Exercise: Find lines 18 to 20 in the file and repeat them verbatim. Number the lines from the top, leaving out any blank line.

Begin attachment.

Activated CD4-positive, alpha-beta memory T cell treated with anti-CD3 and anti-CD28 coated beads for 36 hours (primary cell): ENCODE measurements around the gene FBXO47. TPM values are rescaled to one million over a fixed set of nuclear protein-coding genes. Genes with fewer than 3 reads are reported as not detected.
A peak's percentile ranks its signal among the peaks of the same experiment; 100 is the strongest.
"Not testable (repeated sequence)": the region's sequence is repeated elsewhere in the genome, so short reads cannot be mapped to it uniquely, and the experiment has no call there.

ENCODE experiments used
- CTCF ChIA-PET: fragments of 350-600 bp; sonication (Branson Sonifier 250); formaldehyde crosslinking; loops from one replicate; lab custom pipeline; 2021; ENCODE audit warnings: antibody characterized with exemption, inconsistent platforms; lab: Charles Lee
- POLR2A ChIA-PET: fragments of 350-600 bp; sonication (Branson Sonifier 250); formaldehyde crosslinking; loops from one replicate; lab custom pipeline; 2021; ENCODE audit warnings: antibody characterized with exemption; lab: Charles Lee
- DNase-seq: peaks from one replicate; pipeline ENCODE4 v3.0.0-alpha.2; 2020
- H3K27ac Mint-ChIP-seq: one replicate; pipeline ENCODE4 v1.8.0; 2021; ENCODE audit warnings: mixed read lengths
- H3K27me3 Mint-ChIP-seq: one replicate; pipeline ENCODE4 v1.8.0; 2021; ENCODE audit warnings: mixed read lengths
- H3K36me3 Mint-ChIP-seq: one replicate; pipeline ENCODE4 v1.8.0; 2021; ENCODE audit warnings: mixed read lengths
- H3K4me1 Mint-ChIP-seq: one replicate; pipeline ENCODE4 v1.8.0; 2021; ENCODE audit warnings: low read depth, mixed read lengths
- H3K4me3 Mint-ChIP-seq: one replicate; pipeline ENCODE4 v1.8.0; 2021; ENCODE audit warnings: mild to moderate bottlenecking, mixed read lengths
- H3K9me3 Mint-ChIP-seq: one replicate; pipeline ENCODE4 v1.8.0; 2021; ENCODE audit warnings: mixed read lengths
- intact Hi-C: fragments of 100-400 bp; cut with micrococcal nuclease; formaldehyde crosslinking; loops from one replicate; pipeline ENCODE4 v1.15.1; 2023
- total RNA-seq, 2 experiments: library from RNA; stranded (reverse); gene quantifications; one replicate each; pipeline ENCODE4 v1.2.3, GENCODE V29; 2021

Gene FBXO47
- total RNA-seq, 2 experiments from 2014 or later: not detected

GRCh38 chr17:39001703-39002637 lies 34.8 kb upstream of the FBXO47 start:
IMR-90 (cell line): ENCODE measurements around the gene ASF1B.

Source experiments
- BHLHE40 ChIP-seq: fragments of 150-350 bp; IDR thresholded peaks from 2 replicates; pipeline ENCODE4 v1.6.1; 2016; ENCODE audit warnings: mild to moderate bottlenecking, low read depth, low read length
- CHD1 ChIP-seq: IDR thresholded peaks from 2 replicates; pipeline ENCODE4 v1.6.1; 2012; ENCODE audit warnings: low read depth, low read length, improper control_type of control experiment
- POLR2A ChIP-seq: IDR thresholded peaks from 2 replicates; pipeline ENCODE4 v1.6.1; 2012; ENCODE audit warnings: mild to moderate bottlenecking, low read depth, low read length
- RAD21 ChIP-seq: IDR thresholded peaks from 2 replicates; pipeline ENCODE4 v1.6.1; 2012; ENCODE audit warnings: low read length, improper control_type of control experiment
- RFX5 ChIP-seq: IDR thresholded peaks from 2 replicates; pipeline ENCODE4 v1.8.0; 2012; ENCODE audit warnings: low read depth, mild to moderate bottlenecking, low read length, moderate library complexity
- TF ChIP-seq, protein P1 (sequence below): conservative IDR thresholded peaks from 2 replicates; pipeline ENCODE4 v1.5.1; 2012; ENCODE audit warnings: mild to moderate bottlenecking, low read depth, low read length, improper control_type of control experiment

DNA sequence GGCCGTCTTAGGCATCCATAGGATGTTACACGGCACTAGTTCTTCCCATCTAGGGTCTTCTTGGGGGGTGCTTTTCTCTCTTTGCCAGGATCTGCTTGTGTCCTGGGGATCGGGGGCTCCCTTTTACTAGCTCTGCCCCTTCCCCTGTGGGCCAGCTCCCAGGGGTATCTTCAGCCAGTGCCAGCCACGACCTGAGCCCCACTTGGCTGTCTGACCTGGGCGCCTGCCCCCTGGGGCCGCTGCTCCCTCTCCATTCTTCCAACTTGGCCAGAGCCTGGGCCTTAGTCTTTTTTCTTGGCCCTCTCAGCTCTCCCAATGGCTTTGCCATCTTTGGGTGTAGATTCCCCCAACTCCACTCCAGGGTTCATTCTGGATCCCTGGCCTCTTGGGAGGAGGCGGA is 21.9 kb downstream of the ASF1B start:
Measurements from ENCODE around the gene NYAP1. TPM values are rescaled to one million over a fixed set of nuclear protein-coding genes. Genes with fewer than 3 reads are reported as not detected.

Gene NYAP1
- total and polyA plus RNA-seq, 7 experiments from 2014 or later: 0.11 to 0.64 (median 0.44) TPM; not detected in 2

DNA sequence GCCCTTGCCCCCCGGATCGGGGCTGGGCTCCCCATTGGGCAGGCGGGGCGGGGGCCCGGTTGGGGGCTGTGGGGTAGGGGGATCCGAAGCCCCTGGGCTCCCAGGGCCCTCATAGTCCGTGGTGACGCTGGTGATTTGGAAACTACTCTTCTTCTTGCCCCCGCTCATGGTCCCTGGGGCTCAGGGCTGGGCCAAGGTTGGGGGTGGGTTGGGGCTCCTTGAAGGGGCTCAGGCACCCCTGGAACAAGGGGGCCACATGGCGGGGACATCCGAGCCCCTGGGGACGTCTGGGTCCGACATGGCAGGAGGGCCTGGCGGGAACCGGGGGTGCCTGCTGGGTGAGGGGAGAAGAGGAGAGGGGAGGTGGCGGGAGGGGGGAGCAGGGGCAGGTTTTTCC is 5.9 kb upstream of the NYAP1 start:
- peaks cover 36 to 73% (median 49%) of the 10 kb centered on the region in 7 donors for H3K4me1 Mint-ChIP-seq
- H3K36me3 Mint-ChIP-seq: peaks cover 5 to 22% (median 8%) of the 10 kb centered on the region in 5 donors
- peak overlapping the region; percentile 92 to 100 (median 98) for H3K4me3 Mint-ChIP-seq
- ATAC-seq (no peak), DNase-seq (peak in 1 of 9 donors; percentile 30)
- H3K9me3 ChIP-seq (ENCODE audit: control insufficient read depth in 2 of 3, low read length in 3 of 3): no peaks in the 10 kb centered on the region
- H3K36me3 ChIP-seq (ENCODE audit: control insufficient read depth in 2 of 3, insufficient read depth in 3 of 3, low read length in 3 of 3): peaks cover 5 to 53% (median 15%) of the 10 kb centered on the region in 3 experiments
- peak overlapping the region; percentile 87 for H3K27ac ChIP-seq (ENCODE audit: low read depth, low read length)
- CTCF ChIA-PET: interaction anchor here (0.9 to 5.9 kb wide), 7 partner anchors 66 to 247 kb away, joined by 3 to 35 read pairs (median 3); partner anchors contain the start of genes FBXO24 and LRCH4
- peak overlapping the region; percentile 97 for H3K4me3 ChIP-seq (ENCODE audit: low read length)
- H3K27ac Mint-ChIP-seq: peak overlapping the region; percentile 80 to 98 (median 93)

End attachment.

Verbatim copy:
GRCh38 chr17:39001703-39002637 lies 34.8 kb upstream of the FBXO47 start:
IMR-90 (cell line): ENCODE measurements around the gene ASF1B.

Source experiments